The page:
On the island of Groix, you can walk in the footsteps of the poet: from the monument of Port-Melin to the family home in Clavezic, from the menhir of Kermario to his grave in the cemetery, and especially crossing the moor that was so loved by the poet from Groix.
Learn and Explore
During your walks, architectural and other heritage sites will all help you understand the history of the Island: the geological reserve François Le Bail, the washhouses, fountains, megaliths, dolmens, church and chapels, the fascinating ecomuseum and the Maison de l’Île in Kerlard.
The Main Villages
Port-Tudy and Le Bourg
Port Tudy is a vital link with the mainland, rhythmed by the arrival of boats in the port. Around the small marina, the café-restaurant terraces offer a pleasant place to stop before continuing your exploration of the island. You can rent a bicycle or an electric car here.
Heading up to the town offers a view of the shipbuilders’ houses and the family cinema with its facade decorated by Italian craftsmen. In the mornings, the market sets out the island’s produce from the land and the sea. The church bell tower is topped with the famous tuna, symbol of a whole era when tuna fishing left its mark. You will find restaurants, shops and cafes here.
A charming little port, where maritime life was busy during the time of the tuna and sardine canning factory. Even today, the Groix et Nature canning company continues the tradition.
The FIFIG, the Groix Island International Film Festival takes place every year. For 3 days, filmmakers, musicians, dancers, sculptors come to share their islands with the public.
PORT SAINT NICOLAS
A deep valley, magnificent in all seasons, pink in the spring, red in the autumn, it overlooks the dual entrance to the ria. This port offers natural shelter from the vastness of the ocean. Sailboats, kayaks and small motorboats often stop here.
Plage des sables rouges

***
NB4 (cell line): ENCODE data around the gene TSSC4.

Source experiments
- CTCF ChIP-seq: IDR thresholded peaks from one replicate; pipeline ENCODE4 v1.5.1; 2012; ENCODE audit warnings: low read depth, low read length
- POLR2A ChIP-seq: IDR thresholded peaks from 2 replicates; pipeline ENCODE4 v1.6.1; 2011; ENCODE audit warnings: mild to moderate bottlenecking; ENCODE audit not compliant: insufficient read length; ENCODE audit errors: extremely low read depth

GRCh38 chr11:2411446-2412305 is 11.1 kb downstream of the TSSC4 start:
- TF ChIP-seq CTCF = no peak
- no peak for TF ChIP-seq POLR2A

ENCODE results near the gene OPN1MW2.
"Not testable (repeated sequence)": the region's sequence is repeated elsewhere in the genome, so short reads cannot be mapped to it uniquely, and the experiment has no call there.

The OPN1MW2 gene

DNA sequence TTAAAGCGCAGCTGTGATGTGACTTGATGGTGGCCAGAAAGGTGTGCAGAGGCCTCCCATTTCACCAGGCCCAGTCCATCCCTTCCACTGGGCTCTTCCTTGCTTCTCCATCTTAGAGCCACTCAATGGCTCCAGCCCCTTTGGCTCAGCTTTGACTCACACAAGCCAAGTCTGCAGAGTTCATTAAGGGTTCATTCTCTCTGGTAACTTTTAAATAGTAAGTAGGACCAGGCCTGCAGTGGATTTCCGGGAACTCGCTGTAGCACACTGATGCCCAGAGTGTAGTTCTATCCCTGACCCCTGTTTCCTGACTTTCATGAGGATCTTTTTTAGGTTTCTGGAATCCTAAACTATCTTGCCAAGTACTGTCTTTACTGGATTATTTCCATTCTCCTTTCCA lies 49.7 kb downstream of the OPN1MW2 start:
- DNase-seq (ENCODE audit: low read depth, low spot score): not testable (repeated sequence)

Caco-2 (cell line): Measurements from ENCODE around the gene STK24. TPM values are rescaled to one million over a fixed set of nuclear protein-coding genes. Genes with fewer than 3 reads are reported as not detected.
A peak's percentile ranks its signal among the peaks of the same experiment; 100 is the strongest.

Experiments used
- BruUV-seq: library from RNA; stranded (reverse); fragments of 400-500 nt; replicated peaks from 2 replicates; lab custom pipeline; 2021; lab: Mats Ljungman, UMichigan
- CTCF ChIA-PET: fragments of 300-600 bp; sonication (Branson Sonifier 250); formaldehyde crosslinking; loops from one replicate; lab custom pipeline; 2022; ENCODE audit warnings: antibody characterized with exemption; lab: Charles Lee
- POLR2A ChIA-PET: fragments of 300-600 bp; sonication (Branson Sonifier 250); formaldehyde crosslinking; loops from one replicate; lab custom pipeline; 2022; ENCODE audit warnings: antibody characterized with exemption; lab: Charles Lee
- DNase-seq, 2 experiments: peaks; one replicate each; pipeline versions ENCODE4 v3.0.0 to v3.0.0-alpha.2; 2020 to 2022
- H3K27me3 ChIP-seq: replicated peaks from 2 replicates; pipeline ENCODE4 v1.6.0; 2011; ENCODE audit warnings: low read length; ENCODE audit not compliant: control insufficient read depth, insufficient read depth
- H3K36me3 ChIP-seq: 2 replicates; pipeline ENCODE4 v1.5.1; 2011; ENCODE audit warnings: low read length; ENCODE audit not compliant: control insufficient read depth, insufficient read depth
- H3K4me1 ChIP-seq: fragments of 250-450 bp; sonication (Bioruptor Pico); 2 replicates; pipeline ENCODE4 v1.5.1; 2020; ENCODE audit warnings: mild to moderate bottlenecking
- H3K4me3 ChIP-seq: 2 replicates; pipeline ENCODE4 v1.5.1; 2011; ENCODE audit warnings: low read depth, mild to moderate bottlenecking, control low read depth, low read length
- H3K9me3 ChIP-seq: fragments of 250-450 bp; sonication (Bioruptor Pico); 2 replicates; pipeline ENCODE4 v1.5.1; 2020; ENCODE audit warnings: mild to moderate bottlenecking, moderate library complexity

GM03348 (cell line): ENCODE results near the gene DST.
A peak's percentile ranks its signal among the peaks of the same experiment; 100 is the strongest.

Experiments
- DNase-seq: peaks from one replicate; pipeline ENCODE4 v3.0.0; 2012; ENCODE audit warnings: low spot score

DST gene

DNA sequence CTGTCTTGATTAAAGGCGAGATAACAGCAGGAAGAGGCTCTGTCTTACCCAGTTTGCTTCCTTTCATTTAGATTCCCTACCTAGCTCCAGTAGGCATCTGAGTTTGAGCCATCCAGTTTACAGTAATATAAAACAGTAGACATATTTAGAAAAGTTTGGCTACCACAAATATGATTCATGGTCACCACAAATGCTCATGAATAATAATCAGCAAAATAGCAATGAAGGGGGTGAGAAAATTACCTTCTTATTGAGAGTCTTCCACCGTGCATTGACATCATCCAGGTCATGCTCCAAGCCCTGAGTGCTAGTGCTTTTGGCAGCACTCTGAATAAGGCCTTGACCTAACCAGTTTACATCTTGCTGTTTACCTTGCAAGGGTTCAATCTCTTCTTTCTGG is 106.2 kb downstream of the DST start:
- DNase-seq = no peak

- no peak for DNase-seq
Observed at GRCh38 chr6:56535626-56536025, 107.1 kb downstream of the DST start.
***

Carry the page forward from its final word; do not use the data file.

“Garnet island”: this is the name given by some to the island of Groix as this mineral is often found on this beach, with its stripes of red sand, offering a wonderful sight.
Plage des grands sables (also called the plage des Sables Blancs)
A vast expanse of fine white sand with its coastal path, and transparent, turquoise water: a pure delight! In the summer, you can rent surf boards, dinghies and paddleboards. Perfect for spending a nice summer day at the beach!
Pen Men lighthouse
The tip of the island… and Pen Men Lighthouse. The wild coast in all its splendour: beautiful expanses of coastal moorland and steep cliffs. This site is the island of Groix’s nature reserve, and a paradise for numerous sea birds.
Good to know: In season, it is possible to visit Pen Men lighthouse through the Nature Reserve (+33(0)2 97 86 55 97) or the association Saint-Gunthiern (+33(0)2 97 86 54 84).
La Pointe des Chats
At low tide, a wonderful silver-speckled rocky flat appears: mica, garnet and glaucophane combine in a subtle harmony of minerals.
The photogenic phare des Chats marks the southern tip of the island.
Le trou de l'enfer
A deep, steep fault, spectacular in stormy weather. Be careful!
Quelhuit is a typical village with quiet, winding streets and a very charming chapel: St-Léonard. Located in the heart of the village, it was rebuilt in 1840 and is overlooking the sea with a wonderful view of the mainland.